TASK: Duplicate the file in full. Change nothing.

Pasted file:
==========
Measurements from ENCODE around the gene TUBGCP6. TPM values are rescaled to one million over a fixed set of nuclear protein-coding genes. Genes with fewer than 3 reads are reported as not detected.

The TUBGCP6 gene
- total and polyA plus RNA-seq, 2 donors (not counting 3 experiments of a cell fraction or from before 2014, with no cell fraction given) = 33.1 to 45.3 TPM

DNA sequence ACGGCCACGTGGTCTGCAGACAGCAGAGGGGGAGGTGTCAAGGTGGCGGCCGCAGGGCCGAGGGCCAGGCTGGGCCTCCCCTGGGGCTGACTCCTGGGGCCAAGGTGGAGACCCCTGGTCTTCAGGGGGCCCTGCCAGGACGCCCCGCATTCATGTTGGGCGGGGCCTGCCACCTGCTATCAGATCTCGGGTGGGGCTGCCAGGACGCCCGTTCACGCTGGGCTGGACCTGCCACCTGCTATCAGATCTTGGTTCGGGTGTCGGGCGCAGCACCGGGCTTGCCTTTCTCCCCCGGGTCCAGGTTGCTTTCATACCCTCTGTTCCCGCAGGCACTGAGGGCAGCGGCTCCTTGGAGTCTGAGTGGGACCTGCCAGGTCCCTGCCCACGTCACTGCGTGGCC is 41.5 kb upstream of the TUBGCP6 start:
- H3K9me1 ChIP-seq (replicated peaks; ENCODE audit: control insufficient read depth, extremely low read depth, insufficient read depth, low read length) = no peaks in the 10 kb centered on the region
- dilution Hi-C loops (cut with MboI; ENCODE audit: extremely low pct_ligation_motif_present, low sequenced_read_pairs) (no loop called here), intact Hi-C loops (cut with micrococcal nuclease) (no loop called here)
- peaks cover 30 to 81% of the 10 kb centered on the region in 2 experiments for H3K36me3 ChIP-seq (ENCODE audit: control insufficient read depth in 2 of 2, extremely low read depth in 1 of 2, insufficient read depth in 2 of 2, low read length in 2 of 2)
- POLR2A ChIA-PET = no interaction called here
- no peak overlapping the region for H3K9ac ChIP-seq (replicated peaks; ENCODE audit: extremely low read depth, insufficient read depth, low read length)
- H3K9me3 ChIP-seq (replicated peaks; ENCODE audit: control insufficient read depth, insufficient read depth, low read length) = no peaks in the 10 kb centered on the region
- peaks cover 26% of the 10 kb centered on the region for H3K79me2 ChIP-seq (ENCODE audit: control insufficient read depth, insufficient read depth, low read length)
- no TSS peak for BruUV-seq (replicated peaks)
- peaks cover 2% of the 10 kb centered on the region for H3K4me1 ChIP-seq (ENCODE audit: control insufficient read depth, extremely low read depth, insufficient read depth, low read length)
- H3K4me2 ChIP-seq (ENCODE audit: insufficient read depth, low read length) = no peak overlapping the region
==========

Measurements from ENCODE around the gene TUBGCP6. TPM values are rescaled to one million over a fixed set of nuclear protein-coding genes. Genes with fewer than 3 reads are reported as not detected.

The TUBGCP6 gene
- total and polyA plus RNA-seq, 2 donors (not counting 3 experiments of a cell fraction or from before 2014, with no cell fraction given) = 33.1 to 45.3 TPM

DNA sequence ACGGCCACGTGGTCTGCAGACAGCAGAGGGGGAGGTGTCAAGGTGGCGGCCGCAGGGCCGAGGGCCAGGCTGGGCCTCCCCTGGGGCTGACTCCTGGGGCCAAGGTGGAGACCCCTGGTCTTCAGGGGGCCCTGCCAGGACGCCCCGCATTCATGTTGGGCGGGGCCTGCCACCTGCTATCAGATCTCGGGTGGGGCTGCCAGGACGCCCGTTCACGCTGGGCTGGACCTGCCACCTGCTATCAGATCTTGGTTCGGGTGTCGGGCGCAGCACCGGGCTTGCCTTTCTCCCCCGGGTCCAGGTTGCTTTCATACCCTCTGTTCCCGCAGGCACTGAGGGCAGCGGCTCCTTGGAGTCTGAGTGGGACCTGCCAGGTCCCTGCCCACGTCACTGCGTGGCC is 41.5 kb upstream of the TUBGCP6 start:
- H3K9me1 ChIP-seq (replicated peaks; ENCODE audit: control insufficient read depth, extremely low read depth, insufficient read depth, low read length) = no peaks in the 10 kb centered on the region
- dilution Hi-C loops (cut with MboI; ENCODE audit: extremely low pct_ligation_motif_present, low sequenced_read_pairs) (no loop called here), intact Hi-C loops (cut with micrococcal nuclease) (no loop called here)
- peaks cover 30 to 81% of the 10 kb centered on the region in 2 experiments for H3K36me3 ChIP-seq (ENCODE audit: control insufficient read depth in 2 of 2, extremely low read depth in 1 of 2, insufficient read depth in 2 of 2, low read length in 2 of 2)
- POLR2A ChIA-PET = no interaction called here
- no peak overlapping the region for H3K9ac ChIP-seq (replicated peaks; ENCODE audit: extremely low read depth, insufficient read depth, low read length)
- H3K9me3 ChIP-seq (replicated peaks; ENCODE audit: control insufficient read depth, insufficient read depth, low read length) = no peaks in the 10 kb centered on the region
- peaks cover 26% of the 10 kb centered on the region for H3K79me2 ChIP-seq (ENCODE audit: control insufficient read depth, insufficient read depth, low read length)
- no TSS peak for BruUV-seq (replicated peaks)
- peaks cover 2% of the 10 kb centered on the region for H3K4me1 ChIP-seq (ENCODE audit: control insufficient read depth, extremely low read depth, insufficient read depth, low read length)
- H3K4me2 ChIP-seq (ENCODE audit: insufficient read depth, low read length) = no peak overlapping the region